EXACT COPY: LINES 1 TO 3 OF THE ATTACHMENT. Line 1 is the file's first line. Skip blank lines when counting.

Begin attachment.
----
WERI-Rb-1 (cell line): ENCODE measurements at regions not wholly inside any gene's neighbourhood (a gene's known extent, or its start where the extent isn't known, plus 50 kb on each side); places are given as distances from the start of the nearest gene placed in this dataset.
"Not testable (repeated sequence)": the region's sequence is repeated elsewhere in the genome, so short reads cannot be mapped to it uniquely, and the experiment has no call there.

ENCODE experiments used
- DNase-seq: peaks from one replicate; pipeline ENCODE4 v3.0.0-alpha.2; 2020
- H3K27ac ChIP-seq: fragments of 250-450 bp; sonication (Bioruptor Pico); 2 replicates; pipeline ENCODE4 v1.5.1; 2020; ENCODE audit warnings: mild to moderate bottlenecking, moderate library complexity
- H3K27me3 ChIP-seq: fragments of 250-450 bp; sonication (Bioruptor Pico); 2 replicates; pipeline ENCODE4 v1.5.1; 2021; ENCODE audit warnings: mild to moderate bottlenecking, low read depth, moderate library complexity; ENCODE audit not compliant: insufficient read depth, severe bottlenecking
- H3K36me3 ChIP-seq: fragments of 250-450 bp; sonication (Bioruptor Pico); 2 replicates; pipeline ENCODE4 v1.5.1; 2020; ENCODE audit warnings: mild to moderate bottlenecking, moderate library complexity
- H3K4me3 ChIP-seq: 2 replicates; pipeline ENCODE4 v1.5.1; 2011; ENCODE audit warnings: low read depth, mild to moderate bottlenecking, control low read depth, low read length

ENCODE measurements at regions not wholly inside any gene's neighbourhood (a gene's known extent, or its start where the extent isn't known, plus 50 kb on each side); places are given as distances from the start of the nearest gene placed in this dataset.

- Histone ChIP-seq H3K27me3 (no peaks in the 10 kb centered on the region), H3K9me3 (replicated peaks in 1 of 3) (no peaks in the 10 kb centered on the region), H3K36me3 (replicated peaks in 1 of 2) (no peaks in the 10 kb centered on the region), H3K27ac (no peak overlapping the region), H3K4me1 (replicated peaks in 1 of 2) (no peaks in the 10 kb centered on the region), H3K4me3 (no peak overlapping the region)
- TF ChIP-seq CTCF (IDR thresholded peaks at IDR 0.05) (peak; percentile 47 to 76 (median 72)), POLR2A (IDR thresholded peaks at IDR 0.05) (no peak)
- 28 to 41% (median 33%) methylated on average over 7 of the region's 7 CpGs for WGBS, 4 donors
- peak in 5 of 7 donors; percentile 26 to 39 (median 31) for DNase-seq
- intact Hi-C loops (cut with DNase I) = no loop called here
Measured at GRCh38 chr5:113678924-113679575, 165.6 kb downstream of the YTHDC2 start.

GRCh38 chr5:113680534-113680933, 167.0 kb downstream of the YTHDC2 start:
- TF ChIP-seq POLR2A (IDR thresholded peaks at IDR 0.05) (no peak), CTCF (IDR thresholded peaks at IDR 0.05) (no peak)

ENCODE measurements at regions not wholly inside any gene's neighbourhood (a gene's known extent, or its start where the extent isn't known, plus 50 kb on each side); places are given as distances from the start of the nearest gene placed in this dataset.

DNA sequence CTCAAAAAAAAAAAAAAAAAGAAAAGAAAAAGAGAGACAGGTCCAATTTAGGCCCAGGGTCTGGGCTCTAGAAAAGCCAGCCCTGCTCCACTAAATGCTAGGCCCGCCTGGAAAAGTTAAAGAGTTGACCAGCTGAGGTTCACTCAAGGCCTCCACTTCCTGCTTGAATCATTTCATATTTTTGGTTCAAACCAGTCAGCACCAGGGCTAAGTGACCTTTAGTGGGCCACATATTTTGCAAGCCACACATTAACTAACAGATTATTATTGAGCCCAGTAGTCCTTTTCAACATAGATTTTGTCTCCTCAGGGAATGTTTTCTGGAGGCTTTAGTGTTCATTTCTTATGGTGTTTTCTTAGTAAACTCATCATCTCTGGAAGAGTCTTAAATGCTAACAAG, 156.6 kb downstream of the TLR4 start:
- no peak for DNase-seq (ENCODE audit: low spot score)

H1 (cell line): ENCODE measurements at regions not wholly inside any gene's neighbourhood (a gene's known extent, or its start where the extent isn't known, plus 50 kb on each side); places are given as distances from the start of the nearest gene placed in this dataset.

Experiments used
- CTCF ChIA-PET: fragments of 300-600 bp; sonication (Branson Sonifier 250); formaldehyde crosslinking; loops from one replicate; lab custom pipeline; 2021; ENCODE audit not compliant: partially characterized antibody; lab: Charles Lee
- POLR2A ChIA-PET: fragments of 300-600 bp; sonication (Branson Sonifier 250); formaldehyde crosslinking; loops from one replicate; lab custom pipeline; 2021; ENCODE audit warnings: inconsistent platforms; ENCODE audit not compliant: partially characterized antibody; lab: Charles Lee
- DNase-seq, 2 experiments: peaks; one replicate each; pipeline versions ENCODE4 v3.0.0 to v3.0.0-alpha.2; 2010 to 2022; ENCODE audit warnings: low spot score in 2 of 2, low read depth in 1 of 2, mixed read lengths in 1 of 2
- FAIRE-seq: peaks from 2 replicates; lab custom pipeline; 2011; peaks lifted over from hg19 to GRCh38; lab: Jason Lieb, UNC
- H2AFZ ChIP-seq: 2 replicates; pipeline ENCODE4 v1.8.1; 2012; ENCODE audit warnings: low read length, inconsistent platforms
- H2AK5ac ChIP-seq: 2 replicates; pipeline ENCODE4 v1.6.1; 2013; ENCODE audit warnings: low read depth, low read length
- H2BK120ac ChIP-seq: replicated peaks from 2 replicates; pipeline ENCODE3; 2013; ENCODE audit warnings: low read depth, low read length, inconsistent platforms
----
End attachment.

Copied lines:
WERI-Rb-1 (cell line): ENCODE measurements at regions not wholly inside any gene's neighbourhood (a gene's known extent, or its start where the extent isn't known, plus 50 kb on each side); places are given as distances from the start of the nearest gene placed in this dataset.
"Not testable (repeated sequence)": the region's sequence is repeated elsewhere in the genome, so short reads cannot be mapped to it uniquely, and the experiment has no call there.

ENCODE experiments used